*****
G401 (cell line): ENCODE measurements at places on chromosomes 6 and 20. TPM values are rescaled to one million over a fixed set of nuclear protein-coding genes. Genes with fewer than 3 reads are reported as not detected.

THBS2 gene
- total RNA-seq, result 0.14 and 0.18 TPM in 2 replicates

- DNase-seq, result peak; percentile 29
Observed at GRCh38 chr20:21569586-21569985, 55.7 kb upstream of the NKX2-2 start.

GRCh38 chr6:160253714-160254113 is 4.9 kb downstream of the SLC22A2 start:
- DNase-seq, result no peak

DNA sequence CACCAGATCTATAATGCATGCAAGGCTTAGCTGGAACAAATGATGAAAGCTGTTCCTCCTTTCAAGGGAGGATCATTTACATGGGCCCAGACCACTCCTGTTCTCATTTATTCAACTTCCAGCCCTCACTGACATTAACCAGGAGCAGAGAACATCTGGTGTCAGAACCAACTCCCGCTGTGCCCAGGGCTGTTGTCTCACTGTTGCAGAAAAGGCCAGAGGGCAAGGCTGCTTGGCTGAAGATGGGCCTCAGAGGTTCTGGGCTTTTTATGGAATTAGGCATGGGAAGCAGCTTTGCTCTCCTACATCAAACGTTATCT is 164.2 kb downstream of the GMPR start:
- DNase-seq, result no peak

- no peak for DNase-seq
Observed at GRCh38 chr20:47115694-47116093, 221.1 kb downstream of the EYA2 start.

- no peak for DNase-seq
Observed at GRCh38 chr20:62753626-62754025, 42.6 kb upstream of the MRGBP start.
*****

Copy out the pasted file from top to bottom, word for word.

G401 (cell line): ENCODE measurements at places on chromosomes 6 and 20. TPM values are rescaled to one million over a fixed set of nuclear protein-coding genes. Genes with fewer than 3 reads are reported as not detected.

THBS2 gene
- total RNA-seq, result 0.14 and 0.18 TPM in 2 replicates

- DNase-seq, result peak; percentile 29
Observed at GRCh38 chr20:21569586-21569985, 55.7 kb upstream of the NKX2-2 start.

GRCh38 chr6:160253714-160254113 is 4.9 kb downstream of the SLC22A2 start:
- DNase-seq, result no peak

DNA sequence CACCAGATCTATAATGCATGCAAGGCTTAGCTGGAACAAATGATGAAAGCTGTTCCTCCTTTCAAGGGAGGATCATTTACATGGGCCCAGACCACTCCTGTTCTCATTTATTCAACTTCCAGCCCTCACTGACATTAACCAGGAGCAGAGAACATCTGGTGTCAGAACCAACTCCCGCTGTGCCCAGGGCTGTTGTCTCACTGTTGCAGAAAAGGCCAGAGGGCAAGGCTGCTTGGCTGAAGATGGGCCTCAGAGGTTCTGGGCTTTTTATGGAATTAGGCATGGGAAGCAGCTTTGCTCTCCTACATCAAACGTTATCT is 164.2 kb downstream of the GMPR start:
- DNase-seq, result no peak

- no peak for DNase-seq
Observed at GRCh38 chr20:47115694-47116093, 221.1 kb downstream of the EYA2 start.

- no peak for DNase-seq
Observed at GRCh38 chr20:62753626-62754025, 42.6 kb upstream of the MRGBP start.